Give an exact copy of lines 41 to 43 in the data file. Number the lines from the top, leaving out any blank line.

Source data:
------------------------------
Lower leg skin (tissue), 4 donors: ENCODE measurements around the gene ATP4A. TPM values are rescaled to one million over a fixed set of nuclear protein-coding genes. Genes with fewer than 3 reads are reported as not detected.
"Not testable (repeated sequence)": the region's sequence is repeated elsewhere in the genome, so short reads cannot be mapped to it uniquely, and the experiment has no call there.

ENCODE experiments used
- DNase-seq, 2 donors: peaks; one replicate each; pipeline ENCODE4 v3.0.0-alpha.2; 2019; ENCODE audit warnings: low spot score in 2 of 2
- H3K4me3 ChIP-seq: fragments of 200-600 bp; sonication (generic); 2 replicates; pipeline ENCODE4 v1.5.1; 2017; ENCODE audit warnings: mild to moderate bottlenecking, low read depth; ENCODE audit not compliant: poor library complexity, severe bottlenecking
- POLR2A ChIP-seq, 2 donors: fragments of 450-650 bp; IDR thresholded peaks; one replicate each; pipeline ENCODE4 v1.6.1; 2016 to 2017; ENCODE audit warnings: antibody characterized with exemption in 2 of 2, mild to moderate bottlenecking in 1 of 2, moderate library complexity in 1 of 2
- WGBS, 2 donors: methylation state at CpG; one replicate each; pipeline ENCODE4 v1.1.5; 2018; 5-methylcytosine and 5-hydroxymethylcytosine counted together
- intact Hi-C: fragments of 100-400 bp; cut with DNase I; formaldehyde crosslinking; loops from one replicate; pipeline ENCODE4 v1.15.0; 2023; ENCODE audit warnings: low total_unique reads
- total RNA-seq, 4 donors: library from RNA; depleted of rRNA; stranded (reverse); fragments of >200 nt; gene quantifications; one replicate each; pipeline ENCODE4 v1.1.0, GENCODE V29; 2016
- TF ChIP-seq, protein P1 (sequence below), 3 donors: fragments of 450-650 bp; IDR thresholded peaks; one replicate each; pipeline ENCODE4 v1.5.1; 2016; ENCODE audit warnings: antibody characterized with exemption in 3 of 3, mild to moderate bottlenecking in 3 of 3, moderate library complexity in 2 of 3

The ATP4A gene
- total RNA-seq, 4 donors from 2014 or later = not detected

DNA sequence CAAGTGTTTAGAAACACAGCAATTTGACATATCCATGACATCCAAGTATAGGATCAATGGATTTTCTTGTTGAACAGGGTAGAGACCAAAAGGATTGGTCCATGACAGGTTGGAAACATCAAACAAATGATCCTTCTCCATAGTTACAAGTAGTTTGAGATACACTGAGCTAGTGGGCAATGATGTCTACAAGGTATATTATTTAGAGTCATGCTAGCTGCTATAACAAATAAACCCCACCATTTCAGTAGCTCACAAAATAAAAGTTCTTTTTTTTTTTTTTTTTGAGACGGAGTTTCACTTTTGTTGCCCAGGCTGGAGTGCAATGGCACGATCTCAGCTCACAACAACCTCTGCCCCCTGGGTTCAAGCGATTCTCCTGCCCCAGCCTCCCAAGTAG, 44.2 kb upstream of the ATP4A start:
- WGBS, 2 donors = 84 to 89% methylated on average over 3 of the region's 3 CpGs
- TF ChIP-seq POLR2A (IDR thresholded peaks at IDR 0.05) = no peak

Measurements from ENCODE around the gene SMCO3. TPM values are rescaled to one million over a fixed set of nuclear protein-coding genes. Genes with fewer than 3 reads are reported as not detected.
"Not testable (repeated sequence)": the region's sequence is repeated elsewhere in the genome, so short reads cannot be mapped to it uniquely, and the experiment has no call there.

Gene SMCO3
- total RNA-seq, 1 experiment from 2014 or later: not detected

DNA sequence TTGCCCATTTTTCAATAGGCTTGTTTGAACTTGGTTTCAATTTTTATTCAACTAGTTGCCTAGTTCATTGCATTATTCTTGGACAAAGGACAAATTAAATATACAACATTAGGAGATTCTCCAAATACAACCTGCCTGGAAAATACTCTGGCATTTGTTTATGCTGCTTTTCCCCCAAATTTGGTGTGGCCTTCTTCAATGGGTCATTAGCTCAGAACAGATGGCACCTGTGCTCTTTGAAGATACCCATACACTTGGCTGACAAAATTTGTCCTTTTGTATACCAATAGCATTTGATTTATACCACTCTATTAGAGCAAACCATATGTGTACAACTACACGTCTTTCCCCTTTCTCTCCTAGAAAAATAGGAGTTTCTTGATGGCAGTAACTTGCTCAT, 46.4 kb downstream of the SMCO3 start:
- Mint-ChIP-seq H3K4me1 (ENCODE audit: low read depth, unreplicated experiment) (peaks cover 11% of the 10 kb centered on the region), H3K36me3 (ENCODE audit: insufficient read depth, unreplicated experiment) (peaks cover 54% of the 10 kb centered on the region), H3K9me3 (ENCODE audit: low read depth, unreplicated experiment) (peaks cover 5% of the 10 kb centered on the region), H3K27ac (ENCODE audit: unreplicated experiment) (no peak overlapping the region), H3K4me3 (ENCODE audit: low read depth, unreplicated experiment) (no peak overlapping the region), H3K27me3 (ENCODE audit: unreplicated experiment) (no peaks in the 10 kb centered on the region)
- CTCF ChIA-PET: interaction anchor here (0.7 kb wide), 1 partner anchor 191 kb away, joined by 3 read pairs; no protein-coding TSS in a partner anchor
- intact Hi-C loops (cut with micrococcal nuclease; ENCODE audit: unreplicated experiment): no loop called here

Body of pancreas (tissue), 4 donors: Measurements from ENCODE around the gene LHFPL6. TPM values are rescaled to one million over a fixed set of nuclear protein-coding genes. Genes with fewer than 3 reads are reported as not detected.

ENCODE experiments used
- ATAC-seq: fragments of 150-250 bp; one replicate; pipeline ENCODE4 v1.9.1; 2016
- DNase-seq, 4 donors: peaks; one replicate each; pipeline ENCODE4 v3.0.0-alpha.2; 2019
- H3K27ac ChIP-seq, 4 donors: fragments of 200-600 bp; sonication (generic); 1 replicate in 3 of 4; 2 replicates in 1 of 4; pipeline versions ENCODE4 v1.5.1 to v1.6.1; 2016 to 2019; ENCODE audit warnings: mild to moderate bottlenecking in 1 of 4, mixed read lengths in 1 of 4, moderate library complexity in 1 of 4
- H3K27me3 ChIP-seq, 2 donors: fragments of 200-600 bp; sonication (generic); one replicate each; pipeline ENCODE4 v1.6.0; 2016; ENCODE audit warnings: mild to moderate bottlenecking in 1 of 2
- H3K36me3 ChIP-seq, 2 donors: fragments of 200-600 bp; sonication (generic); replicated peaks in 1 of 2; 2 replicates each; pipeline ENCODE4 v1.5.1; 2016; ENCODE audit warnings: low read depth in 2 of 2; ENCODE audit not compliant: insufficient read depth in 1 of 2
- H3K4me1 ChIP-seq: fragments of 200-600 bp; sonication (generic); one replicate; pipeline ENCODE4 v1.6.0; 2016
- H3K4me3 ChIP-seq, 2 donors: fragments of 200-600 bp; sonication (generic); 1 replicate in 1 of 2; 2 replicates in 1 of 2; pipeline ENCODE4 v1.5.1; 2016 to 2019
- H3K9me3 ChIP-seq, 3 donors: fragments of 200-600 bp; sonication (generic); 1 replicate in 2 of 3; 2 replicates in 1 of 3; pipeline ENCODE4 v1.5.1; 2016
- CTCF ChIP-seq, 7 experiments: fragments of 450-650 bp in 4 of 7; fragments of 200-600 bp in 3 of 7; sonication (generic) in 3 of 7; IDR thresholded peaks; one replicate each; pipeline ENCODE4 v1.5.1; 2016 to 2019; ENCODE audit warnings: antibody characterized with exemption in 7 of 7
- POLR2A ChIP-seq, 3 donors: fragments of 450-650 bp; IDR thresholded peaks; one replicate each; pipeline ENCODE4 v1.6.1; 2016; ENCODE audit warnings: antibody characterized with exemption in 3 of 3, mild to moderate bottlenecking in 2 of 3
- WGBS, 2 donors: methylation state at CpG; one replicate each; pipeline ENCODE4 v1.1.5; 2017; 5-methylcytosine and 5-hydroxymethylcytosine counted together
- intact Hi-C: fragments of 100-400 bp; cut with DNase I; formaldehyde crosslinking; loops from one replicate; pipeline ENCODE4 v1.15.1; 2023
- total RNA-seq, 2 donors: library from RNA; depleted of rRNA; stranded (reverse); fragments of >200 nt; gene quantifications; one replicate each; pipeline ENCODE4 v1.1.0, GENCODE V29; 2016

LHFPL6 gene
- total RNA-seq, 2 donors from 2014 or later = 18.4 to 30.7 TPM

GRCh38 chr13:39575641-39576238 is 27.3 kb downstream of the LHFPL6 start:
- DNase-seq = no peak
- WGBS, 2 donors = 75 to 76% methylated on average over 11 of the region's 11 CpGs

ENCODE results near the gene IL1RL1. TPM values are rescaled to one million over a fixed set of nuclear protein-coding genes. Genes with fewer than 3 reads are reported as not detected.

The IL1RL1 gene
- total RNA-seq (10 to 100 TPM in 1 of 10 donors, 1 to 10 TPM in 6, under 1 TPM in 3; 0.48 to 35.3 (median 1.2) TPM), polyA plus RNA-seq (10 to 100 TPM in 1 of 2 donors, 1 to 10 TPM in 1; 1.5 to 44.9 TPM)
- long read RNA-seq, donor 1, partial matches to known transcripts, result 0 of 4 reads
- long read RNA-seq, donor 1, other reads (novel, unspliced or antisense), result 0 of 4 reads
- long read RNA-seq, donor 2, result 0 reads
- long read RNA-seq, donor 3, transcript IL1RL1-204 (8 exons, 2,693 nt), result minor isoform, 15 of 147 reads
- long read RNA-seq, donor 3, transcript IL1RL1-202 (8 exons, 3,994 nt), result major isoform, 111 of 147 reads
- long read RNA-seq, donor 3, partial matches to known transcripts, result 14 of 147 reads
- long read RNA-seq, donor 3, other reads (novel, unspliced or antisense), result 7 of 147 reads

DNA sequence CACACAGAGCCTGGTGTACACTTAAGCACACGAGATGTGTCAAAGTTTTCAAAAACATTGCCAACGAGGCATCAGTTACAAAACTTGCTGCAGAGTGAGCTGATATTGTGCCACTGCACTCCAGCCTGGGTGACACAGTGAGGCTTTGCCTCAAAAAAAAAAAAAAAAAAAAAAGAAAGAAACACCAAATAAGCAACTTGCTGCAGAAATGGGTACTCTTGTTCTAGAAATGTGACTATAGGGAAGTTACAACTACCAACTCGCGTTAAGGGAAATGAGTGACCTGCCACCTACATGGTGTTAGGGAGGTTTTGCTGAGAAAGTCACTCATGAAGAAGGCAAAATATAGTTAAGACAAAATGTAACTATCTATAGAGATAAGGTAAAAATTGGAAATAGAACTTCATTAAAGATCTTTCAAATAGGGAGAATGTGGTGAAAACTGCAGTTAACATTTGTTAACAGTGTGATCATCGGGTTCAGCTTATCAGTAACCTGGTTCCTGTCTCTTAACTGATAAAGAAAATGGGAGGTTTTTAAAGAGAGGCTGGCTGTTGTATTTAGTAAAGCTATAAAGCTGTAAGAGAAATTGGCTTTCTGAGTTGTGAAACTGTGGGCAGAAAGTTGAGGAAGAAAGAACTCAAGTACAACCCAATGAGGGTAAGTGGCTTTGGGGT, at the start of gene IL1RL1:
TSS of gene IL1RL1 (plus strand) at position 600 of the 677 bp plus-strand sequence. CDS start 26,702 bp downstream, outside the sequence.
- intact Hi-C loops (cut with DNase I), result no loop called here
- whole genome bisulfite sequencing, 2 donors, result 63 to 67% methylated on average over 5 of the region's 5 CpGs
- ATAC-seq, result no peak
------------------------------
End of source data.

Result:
GRCh38 chr13:39575641-39576238 is 27.3 kb downstream of the LHFPL6 start:
- DNase-seq = no peak
- WGBS, 2 donors = 75 to 76% methylated on average over 11 of the region's 11 CpGs